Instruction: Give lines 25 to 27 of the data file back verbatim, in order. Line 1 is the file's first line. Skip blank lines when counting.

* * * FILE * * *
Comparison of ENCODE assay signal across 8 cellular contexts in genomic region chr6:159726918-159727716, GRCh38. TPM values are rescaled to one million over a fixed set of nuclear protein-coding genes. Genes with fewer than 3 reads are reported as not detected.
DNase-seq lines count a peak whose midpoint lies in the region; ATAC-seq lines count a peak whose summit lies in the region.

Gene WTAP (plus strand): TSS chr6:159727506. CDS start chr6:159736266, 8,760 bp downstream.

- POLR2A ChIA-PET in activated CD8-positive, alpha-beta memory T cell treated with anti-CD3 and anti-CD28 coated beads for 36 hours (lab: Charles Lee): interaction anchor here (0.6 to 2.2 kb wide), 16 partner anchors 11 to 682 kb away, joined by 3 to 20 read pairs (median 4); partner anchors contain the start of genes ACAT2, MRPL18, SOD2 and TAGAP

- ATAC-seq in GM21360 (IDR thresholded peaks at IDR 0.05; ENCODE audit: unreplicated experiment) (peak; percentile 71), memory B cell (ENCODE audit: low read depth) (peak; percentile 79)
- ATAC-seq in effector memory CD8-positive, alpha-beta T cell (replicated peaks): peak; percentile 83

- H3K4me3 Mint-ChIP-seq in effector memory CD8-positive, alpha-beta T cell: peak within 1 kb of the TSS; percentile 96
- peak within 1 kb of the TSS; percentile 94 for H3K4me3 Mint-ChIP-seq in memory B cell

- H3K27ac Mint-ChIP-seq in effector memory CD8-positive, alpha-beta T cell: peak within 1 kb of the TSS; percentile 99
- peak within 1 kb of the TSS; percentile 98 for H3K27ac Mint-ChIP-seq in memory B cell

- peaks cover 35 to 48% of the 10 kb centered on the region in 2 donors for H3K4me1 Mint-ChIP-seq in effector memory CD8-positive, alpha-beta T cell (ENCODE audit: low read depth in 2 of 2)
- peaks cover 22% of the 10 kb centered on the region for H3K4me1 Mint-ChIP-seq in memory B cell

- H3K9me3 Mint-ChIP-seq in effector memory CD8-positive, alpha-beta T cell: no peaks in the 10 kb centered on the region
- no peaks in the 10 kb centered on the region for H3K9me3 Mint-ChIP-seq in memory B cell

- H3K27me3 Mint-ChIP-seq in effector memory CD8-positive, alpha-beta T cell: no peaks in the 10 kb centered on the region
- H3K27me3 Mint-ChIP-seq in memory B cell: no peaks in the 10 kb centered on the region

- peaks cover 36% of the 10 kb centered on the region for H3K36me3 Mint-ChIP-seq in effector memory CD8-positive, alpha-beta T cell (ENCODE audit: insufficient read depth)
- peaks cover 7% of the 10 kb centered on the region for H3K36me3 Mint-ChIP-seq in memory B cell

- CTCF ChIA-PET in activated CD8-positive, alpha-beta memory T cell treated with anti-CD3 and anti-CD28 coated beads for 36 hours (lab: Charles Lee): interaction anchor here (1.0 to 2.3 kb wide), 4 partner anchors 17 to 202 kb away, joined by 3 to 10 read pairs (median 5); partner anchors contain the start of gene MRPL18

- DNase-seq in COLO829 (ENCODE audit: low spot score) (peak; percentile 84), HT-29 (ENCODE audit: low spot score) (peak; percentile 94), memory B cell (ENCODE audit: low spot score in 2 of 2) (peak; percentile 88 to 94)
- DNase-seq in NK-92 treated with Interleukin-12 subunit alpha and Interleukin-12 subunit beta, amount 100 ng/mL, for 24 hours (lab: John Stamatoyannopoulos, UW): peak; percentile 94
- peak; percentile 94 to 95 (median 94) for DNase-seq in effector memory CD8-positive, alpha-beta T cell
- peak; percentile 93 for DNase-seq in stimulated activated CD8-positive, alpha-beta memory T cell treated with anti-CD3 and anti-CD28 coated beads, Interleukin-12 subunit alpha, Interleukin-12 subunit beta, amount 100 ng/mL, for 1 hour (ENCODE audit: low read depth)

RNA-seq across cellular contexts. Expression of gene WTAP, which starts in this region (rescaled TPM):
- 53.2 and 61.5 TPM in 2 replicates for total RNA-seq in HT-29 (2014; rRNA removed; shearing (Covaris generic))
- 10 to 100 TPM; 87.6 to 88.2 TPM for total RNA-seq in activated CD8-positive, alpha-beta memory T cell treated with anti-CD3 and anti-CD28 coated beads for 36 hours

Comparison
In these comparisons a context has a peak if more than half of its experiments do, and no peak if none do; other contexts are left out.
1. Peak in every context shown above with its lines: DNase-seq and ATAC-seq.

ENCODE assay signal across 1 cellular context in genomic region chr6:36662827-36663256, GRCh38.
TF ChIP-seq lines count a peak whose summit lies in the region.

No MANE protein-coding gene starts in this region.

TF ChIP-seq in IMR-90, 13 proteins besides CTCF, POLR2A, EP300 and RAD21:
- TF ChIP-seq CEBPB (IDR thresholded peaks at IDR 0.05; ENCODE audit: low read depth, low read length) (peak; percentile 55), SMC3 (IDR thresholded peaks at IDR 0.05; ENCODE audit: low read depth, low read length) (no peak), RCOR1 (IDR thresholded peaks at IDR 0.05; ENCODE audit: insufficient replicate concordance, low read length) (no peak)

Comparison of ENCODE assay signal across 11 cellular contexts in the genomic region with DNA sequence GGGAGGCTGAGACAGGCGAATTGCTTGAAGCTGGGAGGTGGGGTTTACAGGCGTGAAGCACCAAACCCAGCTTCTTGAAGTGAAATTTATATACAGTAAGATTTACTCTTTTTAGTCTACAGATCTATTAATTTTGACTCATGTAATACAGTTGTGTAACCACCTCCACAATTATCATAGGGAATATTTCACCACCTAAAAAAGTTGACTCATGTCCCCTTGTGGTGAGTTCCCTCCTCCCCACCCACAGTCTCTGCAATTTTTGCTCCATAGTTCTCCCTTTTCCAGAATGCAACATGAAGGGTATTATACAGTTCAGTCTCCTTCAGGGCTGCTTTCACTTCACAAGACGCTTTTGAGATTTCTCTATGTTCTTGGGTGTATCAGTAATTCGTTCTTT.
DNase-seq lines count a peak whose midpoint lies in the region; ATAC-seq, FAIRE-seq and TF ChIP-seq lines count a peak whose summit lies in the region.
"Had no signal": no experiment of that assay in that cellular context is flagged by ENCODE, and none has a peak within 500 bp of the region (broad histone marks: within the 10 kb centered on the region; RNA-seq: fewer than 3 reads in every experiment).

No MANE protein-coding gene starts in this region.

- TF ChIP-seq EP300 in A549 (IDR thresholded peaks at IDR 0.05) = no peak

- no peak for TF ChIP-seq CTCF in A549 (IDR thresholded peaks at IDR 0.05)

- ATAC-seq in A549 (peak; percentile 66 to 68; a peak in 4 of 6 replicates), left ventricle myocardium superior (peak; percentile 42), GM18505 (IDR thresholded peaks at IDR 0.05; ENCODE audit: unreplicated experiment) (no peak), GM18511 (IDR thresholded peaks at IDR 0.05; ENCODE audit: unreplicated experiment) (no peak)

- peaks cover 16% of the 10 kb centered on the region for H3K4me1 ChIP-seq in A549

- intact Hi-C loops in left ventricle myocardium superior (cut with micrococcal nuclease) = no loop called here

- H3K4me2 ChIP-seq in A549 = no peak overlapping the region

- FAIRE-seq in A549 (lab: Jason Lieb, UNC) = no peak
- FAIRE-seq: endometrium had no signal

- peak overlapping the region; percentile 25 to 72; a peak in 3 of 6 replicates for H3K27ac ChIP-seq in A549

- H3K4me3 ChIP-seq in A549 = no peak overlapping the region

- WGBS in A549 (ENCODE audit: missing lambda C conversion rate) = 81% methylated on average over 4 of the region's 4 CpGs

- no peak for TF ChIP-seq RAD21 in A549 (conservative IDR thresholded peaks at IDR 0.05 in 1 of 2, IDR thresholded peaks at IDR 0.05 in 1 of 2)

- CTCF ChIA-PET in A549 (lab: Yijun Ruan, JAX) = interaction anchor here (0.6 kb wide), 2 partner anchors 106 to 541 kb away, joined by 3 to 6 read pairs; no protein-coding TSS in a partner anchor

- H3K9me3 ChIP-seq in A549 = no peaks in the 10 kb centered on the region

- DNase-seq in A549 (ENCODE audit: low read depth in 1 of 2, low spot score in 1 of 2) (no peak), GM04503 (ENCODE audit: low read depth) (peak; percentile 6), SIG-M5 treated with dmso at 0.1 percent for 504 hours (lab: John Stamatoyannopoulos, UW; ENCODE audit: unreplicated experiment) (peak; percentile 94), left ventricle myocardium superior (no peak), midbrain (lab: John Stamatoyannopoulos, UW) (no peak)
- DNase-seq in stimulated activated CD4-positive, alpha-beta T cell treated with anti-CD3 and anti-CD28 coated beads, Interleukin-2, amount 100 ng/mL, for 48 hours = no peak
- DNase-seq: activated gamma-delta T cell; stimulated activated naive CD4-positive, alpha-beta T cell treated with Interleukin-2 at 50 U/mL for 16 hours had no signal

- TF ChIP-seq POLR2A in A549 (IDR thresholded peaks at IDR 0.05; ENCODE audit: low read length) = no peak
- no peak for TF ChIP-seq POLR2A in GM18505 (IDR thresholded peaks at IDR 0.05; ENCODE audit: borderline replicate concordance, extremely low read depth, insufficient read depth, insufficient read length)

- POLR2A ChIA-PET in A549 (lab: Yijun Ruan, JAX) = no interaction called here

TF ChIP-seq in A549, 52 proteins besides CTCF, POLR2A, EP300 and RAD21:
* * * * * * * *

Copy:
- 53.2 and 61.5 TPM in 2 replicates for total RNA-seq in HT-29 (2014; rRNA removed; shearing (Covaris generic))
- 10 to 100 TPM; 87.6 to 88.2 TPM for total RNA-seq in activated CD8-positive, alpha-beta memory T cell treated with anti-CD3 and anti-CD28 coated beads for 36 hours

Comparison